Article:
Concussions and the NHL: Consequences of Denial, Ignorance and Grit
Months ago, I decided I wanted to sit down and write a piece about concussions in hockey. As both a sports fan and the proud owner of my very own brain, head trauma scares me, and I’m not alone; a class-action lawsuit by over 100 former NHL players against the league for negligence relating to concussions is currently being waged in court. Overall, it’s safe to say that the impact of concussions in the National Hockey League is a popular issue these days.
…But for a while, I just couldn’t get started. The biggest problem? I wasn’t sure what I wanted to say, and in some ways I’m still not. The closest to a thesis I could get was something like, “Concussions, man. They really suck.”
What makes it more complicated is that, while my family will never know for sure, it’s highly likely that chronic traumatic encephalopathy (CTE) as a result of concussions sustained over years of playing middle and high school football contributed to the loss of one of my own family members.
So, I’m a little bit sensitive to the issue, but beyond that, I’m arguably part of a generation of hockey fans that has little sentimentality for the grittiness the sport. The rate of fights in the NHL has dropped drastically over the years, likely because the hockey audience is growing and the league has tried to crack down on what younger, newer fans may see as excessive violence. Few are arguing for a return to the so-called “glory days” of less-skilled enforcers earning a spot on the roster (though, often the few are given time with major media outlets to make their disappointment known — here’s looking at you, Don Cherry). As such, the occurrence of major injuries, and especially those which are career-ending, has fallen as well. Based on my experience engaging with others online, the hockey fan community seems to have come to the consensus that A: repeated head injuries are dangerous, and B: there are ways in which the NHL has been known to encourage the kind of reckless play that can lead to these types of injuries.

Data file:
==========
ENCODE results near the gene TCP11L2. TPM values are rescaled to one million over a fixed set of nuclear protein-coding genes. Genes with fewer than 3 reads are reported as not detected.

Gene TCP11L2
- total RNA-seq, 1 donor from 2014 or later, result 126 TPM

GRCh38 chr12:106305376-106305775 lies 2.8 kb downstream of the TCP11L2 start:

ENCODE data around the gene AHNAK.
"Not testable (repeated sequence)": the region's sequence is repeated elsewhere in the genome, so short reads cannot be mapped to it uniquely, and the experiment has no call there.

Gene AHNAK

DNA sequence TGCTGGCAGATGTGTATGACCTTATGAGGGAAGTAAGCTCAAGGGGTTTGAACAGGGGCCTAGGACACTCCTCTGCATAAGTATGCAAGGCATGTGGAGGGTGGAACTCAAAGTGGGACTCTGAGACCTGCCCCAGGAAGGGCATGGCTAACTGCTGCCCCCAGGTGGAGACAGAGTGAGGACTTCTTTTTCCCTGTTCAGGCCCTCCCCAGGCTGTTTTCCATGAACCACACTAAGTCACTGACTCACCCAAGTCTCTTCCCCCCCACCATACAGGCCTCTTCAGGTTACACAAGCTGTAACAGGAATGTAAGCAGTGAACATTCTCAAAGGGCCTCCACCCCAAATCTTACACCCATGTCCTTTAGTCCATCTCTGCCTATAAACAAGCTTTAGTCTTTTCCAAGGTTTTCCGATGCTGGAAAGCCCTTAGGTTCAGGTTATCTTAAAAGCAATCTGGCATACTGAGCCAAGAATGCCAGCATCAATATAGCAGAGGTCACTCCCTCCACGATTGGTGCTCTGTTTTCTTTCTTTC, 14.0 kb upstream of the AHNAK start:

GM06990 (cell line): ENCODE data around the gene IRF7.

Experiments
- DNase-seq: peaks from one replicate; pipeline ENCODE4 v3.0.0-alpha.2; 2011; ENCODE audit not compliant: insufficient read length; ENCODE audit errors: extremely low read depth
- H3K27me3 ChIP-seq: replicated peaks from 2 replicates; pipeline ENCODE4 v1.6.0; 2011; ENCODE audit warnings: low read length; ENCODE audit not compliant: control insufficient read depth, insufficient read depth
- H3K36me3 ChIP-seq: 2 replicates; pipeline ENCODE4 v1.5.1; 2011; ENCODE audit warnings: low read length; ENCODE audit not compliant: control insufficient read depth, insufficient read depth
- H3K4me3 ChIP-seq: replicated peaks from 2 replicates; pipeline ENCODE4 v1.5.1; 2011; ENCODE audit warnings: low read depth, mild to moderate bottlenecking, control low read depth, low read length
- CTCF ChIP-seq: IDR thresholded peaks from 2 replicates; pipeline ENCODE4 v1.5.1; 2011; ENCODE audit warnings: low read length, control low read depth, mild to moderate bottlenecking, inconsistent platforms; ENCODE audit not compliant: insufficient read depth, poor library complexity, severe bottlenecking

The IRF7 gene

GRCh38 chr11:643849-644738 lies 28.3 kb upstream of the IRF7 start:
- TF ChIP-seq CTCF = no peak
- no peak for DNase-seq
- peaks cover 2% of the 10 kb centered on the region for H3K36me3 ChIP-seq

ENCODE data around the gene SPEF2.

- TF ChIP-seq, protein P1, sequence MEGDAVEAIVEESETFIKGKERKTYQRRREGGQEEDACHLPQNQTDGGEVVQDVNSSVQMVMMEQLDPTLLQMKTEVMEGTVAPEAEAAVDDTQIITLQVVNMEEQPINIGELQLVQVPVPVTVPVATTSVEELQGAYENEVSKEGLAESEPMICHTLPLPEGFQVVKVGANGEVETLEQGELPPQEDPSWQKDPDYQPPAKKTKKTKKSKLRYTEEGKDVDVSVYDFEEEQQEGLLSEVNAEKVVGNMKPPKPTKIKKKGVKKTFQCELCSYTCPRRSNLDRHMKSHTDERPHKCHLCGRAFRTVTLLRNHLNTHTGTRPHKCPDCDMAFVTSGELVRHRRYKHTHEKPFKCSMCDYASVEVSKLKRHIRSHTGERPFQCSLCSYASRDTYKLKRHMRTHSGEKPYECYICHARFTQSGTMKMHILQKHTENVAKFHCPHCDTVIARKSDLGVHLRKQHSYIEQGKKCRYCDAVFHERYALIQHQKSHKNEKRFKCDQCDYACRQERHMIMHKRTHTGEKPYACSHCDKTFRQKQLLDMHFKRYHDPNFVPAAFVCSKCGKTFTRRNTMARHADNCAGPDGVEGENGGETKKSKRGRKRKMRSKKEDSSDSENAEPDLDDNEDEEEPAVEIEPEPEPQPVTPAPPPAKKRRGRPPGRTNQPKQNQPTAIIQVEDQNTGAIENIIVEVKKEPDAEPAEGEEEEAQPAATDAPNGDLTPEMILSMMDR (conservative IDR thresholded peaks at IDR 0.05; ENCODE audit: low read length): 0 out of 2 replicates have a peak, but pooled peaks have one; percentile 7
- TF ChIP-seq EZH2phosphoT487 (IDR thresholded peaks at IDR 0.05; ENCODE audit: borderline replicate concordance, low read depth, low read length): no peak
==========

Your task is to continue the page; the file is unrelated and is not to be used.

Imagine my surprise when I’d read in a USA Today report that the NHL would not be contributing any funds toward concussion research due to skepticism that a link between professional hockey and CTE exists at all.
The magazine’s report excerpts a portion of a letter written by NHL Commissioner Gary Bettman to the House Committee on Energy and Commerce, which has questioned the link between the league and head trauma. “As you are likely aware, the most recent Consensus Statement on Concussion in Sport concluded that, ‘The speculation that repeated concussions or sub-concussive impacts causes CTE remains unproven,’” he wrote in October 2016. “Likewise, the ‘2015 Consensus Document’ you cite itself highlights that there are many ‘gaps’ in the CTE research.”